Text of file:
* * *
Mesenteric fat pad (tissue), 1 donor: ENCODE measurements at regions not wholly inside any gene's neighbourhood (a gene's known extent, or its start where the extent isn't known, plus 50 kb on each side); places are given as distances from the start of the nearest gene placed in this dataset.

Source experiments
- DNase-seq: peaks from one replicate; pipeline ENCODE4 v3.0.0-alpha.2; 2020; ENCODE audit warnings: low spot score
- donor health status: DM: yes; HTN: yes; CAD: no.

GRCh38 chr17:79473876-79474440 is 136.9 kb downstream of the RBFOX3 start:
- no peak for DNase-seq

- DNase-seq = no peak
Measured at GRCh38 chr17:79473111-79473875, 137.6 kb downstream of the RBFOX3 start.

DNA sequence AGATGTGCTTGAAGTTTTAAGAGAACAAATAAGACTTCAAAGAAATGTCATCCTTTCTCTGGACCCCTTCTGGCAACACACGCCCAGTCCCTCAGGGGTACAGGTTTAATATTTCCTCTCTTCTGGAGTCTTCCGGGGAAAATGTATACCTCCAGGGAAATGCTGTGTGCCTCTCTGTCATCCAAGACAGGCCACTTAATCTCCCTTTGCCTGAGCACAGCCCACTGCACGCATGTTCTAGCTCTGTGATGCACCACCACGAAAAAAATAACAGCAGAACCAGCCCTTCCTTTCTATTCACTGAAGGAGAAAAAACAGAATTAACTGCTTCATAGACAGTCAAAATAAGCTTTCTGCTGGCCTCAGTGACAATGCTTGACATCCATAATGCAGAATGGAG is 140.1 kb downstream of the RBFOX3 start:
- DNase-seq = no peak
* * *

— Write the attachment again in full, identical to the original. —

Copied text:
Mesenteric fat pad (tissue), 1 donor: ENCODE measurements at regions not wholly inside any gene's neighbourhood (a gene's known extent, or its start where the extent isn't known, plus 50 kb on each side); places are given as distances from the start of the nearest gene placed in this dataset.

Source experiments
- DNase-seq: peaks from one replicate; pipeline ENCODE4 v3.0.0-alpha.2; 2020; ENCODE audit warnings: low spot score
- donor health status: DM: yes; HTN: yes; CAD: no.

GRCh38 chr17:79473876-79474440 is 136.9 kb downstream of the RBFOX3 start:
- no peak for DNase-seq

- DNase-seq = no peak
Measured at GRCh38 chr17:79473111-79473875, 137.6 kb downstream of the RBFOX3 start.

DNA sequence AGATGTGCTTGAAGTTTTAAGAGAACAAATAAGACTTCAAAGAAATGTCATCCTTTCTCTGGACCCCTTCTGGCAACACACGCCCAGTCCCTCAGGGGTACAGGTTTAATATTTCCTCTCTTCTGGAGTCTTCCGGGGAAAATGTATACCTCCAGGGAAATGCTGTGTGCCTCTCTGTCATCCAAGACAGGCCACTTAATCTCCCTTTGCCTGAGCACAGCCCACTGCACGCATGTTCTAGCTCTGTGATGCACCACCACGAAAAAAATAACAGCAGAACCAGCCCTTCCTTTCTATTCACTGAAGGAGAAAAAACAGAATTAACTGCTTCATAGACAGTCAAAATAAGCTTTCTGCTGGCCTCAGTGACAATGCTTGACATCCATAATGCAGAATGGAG is 140.1 kb downstream of the RBFOX3 start:
- DNase-seq = no peak